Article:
Kurka first had his sights set on becoming an Olympic wrestler. A six-time Alaskan state champion in freestyle and Greco-Roman wrestling, his dream changed at age 13 when he was paralyzed from the waist down in an ATV accident while heading out on a fishing trip. Two years after the accident, Kurka tried skiing and immediately fell in love with speed. Named to the 2014 U.S. Paralympic Team, he injured his back on a training run ahead of competition at Sochi 2014. Despite setbacks with injuries, Kurka has won four world championships medals in the men’s sitting class, including his first world title and a three-medal performance in 2017. He capped off the season by capturing the downhill and super-G crystal globes, putting a stamp on the most successful year of his career.

Staci Mannella and guide Sadie DeBaun 
The youngest member of the U.S. Paralympic Alpine Skiing Team at the Sochi 2014 Games, Staci Mannella is already one of the top visually impaired skiers in the world at 20 years old. Mannella splits her time on the snow and on the saddle as a member of the Dartmouth College equestrian team. She is in her second season skiing behind guide Sadie DeBaun who has been leading her down the slopes since she parted ways with former guide Kim Seevers – nearly 40 years her senior – following the Sochi Games. The partnership has proved successful as Mannella won bronze in super combined in her world championship debut in 2017.

Danelle Umstead and guide Rob Umstead
A veteran skier in the women’s visually impaired class, two-time Paralympian Umstead has competed at the 2010 and 2014 Paralympic Winter Games with her husband and guide Rob, winning three medals in super combined and downhill. The pair, who met while skiing in Taos, New Mexico and were married at the top of Snowbird Mountain in Utah, have a son Brocton. She won her first world championships medals in 2015 where she won two silver and one bronze followed by another bronze-medal performance in 2017.

Thomas Walsh
In just under two seasons, Walsh has already made his name known on the international scene, garnering eight world cup podium appearances and finishing his debut season ranked No. 2 in slalom and No. 3 in giant slalom in the men’s standing class. The Colorado native was considered a rising star on the U.S. Ski And Snowboard Association and the International Ski Federation junior circuits as a teenager before he was diagnosed with Ewing’s sarcoma, a rare form of bone cancer. After 14 months, Walsh, was declared cancer-free and left with hip and leg impairments, sets his sights back on the slopes where he qualified for the U.S. national team in 2015.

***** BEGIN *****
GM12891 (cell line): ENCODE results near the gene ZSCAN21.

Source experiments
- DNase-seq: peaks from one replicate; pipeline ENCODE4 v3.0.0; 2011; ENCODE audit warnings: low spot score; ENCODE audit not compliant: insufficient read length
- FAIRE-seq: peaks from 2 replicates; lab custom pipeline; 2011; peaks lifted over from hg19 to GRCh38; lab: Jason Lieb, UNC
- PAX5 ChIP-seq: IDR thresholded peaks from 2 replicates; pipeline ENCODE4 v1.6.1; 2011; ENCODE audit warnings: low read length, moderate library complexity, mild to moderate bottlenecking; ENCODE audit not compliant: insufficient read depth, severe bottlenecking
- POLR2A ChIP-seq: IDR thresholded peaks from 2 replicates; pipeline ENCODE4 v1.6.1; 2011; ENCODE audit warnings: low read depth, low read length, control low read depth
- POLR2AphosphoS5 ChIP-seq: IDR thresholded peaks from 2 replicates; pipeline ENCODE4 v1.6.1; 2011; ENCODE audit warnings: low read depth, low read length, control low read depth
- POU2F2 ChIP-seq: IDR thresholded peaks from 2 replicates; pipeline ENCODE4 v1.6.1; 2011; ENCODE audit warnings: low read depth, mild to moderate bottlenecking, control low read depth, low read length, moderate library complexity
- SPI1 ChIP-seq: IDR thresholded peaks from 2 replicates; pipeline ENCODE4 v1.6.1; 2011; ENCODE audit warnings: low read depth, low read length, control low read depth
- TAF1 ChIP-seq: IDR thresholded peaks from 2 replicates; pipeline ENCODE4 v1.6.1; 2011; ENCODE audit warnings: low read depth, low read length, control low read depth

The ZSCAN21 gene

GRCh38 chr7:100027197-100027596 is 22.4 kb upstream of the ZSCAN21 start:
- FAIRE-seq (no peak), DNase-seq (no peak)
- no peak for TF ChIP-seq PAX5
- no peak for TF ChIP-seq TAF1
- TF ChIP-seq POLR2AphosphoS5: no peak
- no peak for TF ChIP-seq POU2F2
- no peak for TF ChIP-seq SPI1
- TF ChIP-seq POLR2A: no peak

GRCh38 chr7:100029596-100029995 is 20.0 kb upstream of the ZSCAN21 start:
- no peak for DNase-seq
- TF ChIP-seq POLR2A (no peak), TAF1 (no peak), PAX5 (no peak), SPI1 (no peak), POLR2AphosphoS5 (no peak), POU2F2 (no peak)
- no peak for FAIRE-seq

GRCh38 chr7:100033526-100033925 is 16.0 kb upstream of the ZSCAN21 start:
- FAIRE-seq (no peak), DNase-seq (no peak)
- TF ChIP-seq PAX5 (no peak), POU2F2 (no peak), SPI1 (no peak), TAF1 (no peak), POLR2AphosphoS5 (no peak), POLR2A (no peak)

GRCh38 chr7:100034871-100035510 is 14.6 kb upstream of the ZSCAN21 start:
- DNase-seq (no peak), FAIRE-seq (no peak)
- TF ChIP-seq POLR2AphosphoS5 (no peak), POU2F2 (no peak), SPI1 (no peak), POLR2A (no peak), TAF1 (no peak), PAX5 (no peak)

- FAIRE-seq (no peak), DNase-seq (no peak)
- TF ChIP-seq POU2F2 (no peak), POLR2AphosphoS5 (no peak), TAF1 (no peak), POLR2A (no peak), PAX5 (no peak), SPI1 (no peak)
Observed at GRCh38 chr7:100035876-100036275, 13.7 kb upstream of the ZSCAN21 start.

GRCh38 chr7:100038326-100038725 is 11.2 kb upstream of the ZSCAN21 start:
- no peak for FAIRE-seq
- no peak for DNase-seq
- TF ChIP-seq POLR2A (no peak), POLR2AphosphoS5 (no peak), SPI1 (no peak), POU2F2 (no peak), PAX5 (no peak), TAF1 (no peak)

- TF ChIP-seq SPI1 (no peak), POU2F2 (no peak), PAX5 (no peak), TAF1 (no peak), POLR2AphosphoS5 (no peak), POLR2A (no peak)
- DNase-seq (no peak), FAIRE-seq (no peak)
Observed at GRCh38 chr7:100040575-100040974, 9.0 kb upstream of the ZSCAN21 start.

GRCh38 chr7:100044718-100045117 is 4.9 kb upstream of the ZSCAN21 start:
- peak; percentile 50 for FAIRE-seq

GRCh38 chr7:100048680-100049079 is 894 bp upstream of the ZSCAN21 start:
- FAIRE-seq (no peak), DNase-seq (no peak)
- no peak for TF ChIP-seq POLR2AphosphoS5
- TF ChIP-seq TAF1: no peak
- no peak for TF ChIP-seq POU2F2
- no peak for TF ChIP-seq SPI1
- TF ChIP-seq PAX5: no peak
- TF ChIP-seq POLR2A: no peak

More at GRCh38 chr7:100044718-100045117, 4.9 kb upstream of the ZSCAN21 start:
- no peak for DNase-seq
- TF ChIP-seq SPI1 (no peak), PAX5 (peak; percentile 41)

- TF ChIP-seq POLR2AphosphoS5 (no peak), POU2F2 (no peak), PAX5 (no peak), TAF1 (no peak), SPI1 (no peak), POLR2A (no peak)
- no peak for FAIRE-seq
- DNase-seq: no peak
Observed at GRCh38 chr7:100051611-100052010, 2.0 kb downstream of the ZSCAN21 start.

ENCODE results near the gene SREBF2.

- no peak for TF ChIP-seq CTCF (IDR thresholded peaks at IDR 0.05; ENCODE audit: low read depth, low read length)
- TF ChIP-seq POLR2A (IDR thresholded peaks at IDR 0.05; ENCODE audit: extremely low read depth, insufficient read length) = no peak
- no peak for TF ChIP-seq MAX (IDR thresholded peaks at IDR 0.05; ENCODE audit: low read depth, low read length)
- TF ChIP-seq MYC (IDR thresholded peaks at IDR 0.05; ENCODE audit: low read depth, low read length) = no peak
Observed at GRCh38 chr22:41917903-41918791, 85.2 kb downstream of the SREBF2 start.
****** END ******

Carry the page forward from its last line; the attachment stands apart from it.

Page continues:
National Paralympic Committees can receive a maximum of 20 male qualification slots and 10 female qualification slots with a total of 30 medal events being offered for alpine skiing at the 2018 Paralympic Winter Games in PyeongChang, South Korea. Exceptions may be made via the Bipartite Commission Invitation Allocation method. Each NPC can enter a maximum of five eligible athletes per medal event. Athletes can qualify for the 2018 Games through the following: the 2016-17 World Para Alpine Skiing Nations Ranking Allocation, 2016-17 WPAS Ranking Factor Allocation and Bipartite Invitation Commission Allocation.

To be eligible for selection to the 2018 U.S. Paralympic Alpine Skiing Team, an athlete must hold a valid WPAS license for the 2016-17 and 2017-18 seasons; have achieved race points in at least one race of the 2017-18 season by Feb. 19, 2018; be at least 16 years of age by Dec. 31 2017 and be internationally classified with either a ‘confirmed’ sport class status or a ‘review’ sport class status with a review date after the 2017-18 season.

For speed events, an athlete must be ranked and have achieved 220 WPAS points for men and 240 WPAS points for women or less either on the WPAS slalom ranking list or on the WPAS giant slalom ranking list as of Feb. 19, 2018.

For technical events, an athlete must be ranked and have achieved 140 WPAS points for men and 180 WPAS points for women or less either on the WPAS downhill ranking list or on the WPAS super-G ranking list or on the WPAS super combined ranking list (only for super combined) as of Feb. 19, 2018.

At the time of selection, an athlete must be a national of the United States, with a valid U.S. Passport that will not expire on or prior to Oct. 18, 2018, and meet the minimum standards of the International Paralympic Committee, as the international governing body for the Paralympic Winter Games and the international federation for Paralympic Alpine Skiing.

The U.S. Paralympic Alpine Skiing Team will be nominated to the United States Olympic Committee for the 2018 Games no later than February 20, 2018.

Key Dates


February 7-11

World Para Alpine Skiing World Cup Finals (Kimberly, British Columbia)
Final U.S. selection event

February 19

Deadline for athletes to achieve race points in at least one race of the 2017-18 season for eligibility purposes
February 20 Nomination of U.S. Paralympic Alpine Skiing Team to be announced